On Monday, an added TSA fee increase could raise the cost of an airline ticket’s security fee to double what it is now. The fees aren’t paying for security, either. No, instead, travelers are being tapped to pay for Congressional over-spending. Remember that as the Transportation Security Administration agent gets touchy-feely with you at the airport gates.
Traditionally, the TSA fee added to all airline tickets has been used to pay for the costs of federalized security in the airport. Those fees have ranged from $2.50 per connecting flight or $5 for a round trip ticket with a cost cap of $10 per trip. With the new increase, though, travelers will pay $5.60 in each direction no matter the number of transfers, or $11.20 for a round trip. That doubles the security fee on a non-stop round trip ticket. Passengers with long layovers could pay even more.
For this TSA fee increase, do you get extra service, more guarantees of secure flights, or more security lines to lessen congestion within the airport? Nope.
Instead, you get the same security you have now (such as it is) plus the privilege of paying down the national debt that Congress has been busy gathering in our tax-and-overspend government. Thanks to that TSA fee increase and an inability to balance budgets, you can now pay even more for the privilege of traveling.
According to CNN, there are many who oppose these fee hikes and several in Washington who question the TSA’s interpretation of the bill passed which is said to authorize these increases. One group is quoted as calling the government’s treatment of airlines and travelers “it’s own personal ATM.” What’s more, with limited profit margins for the airlines themselves, they aren’t likely to absorb this new TSA fee increase and are likely to pass it on to passengers instead.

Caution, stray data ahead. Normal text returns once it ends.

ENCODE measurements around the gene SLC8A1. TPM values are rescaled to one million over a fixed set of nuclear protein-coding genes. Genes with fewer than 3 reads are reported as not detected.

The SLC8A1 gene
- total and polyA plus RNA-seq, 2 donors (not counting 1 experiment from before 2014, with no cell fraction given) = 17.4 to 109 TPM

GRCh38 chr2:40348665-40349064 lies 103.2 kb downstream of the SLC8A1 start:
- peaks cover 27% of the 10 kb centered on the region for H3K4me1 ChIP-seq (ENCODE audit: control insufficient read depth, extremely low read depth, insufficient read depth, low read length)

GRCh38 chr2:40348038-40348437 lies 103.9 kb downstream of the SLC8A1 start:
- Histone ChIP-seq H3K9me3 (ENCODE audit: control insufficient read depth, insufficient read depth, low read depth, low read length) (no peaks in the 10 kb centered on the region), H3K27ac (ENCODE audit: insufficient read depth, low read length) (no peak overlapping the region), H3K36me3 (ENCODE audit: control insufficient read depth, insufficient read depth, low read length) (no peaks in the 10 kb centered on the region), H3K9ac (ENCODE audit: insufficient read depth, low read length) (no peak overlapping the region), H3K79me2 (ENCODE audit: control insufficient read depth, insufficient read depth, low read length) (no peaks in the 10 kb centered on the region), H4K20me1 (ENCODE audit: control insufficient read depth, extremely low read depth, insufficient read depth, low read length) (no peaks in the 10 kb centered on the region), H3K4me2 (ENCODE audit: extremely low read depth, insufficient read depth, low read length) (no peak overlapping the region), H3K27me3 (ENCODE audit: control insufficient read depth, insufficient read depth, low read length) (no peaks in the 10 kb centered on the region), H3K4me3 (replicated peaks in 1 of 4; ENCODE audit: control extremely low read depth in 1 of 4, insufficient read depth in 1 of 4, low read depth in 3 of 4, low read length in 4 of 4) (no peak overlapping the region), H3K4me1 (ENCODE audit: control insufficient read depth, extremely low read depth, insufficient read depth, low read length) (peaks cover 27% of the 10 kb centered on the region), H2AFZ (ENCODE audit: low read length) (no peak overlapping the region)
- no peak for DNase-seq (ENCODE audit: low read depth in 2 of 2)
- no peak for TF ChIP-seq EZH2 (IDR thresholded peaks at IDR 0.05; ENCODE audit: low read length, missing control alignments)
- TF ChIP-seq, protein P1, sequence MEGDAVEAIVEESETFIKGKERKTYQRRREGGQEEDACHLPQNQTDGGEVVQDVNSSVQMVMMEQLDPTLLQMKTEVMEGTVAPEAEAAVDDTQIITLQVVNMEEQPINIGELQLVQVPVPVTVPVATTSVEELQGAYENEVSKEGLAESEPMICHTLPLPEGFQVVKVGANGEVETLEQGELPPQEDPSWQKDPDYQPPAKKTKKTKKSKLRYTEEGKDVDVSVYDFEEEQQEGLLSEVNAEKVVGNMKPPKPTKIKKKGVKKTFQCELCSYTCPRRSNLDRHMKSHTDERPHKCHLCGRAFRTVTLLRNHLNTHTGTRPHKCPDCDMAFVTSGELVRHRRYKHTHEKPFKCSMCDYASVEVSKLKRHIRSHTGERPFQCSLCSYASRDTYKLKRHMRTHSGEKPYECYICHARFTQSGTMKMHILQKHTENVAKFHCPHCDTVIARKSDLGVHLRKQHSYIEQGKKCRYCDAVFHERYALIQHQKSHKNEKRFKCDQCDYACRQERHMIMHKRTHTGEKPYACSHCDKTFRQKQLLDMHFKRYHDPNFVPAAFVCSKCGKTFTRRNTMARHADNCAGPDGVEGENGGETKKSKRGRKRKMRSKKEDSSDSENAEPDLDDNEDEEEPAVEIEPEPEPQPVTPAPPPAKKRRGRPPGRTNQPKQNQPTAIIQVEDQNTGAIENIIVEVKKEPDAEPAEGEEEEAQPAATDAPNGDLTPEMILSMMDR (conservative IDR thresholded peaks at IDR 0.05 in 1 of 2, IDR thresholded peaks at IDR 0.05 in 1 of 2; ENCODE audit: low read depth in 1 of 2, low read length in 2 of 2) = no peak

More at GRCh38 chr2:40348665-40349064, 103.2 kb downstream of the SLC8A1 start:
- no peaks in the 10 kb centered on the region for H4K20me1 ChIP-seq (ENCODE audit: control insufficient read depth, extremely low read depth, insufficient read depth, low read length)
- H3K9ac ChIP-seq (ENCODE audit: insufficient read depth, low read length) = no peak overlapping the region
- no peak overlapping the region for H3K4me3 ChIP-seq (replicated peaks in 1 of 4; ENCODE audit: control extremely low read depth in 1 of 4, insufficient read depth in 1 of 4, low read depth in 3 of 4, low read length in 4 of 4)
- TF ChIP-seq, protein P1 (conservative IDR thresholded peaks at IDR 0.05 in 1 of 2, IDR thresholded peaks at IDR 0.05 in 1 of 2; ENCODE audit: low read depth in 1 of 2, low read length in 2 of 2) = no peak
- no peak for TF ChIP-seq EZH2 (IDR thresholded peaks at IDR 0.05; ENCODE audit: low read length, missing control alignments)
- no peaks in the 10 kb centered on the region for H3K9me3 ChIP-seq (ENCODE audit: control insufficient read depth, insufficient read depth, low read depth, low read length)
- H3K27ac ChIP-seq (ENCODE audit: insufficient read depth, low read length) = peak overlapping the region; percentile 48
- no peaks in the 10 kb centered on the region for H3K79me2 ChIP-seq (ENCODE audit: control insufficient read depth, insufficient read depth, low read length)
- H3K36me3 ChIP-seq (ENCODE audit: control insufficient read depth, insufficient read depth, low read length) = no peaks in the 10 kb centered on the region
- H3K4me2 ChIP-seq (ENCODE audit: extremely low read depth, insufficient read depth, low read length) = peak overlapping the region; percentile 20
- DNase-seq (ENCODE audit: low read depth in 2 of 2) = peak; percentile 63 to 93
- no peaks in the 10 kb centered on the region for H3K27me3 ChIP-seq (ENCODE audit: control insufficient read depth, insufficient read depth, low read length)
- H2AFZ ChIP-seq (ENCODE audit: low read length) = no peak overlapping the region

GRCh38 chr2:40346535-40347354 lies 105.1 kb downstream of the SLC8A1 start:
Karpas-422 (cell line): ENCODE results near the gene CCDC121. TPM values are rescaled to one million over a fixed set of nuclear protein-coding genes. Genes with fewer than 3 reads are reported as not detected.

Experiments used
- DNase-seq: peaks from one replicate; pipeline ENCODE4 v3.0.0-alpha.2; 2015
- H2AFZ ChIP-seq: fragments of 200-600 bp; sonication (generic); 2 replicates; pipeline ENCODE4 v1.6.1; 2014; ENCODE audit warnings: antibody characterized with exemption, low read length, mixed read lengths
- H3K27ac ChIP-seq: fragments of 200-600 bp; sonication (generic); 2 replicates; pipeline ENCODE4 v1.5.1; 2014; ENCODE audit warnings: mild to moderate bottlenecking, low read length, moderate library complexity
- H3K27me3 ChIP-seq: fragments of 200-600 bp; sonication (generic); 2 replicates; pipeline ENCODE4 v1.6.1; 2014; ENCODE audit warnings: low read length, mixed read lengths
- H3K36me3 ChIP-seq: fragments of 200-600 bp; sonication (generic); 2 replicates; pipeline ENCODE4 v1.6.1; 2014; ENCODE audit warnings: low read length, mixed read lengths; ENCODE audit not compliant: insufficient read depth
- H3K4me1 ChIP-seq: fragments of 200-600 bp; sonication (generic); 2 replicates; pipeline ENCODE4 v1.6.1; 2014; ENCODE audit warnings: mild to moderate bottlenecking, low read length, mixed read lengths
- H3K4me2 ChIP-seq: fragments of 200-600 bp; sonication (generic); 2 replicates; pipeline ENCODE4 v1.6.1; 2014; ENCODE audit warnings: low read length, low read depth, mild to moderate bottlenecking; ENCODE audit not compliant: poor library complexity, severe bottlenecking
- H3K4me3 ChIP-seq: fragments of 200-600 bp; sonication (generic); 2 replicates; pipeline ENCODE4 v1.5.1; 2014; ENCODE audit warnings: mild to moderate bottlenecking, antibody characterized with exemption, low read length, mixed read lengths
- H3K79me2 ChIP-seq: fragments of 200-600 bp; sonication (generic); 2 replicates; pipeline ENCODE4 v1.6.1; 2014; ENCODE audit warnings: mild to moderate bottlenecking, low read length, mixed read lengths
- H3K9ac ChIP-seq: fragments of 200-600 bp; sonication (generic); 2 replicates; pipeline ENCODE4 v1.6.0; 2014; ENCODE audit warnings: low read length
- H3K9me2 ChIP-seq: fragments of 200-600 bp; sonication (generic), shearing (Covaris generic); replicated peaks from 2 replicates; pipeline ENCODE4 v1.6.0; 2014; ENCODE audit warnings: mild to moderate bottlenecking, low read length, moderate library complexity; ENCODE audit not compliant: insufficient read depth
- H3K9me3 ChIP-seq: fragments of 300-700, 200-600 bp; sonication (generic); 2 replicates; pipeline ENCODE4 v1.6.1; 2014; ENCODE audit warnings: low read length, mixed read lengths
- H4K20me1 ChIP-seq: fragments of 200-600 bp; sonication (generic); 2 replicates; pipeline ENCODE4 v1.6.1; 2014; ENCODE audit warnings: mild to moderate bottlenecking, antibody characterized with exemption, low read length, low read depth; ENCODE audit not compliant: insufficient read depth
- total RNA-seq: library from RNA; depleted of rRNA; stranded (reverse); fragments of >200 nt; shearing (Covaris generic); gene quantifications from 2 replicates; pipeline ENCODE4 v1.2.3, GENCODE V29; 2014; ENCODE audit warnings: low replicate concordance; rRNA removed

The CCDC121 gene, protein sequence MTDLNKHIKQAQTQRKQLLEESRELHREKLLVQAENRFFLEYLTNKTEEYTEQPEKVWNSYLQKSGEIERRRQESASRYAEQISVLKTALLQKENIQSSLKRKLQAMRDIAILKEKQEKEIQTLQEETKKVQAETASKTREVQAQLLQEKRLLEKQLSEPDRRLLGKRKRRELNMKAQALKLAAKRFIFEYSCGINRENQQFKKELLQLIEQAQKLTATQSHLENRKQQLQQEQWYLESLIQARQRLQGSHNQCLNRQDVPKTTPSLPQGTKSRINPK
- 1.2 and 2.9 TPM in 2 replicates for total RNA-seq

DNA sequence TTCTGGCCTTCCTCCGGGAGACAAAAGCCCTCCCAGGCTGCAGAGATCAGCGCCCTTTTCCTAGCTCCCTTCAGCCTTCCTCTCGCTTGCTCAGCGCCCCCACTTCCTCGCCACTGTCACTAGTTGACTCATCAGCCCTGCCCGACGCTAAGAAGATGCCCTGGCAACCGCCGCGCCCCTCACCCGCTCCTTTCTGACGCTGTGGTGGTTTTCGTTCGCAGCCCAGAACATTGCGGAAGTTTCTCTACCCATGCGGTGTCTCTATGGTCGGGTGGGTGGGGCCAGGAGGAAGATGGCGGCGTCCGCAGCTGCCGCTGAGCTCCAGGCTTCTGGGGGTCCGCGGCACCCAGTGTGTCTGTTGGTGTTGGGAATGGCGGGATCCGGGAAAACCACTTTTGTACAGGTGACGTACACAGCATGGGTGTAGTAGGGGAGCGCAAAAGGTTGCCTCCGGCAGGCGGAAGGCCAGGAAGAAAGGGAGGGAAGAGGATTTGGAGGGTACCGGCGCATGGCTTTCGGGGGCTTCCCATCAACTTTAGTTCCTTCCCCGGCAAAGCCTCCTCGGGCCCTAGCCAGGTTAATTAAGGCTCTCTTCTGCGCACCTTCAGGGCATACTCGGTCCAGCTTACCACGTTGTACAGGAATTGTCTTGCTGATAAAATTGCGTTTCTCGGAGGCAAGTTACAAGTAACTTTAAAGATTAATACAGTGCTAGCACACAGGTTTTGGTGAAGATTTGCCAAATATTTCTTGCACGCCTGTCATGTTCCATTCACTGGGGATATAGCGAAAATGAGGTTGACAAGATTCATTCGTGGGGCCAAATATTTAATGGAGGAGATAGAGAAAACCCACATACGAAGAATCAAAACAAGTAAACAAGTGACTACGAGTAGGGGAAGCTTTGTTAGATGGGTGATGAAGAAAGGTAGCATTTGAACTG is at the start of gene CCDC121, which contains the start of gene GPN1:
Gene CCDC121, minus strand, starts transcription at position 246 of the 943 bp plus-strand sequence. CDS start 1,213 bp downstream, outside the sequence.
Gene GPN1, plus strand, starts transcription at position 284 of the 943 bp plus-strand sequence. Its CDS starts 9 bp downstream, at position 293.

Others oppose the TSA fee increase based on the poor performance and questionable spending habits the federal security agency has. Quoted in USA Today, comments on the TSA fee increase have ranged from accusing the agency of being nothing more than predators on the elderly and scary boogeymen for children. The term “security theater” is common and, likely, more to the point.
The fee increase, say others, is really just a tax, since it goes directly to the general fund rather than paying for something specifically related to transportation and the TSA. This becomes a direct attack on “no new taxes” politicians who vowed not to vote for tax hikes, but managed to vote for this TSA fee increase anyway.
As for how much it will do towards reducing the national debt? Congressional Budget Office estimates were $12.6 billion while the TSA itself says the fee increase will raise about $16.9 billion. That’s about one percent of the total national debt, which is currently at about $17.5 trillion dollars, according to the US Debt Clock.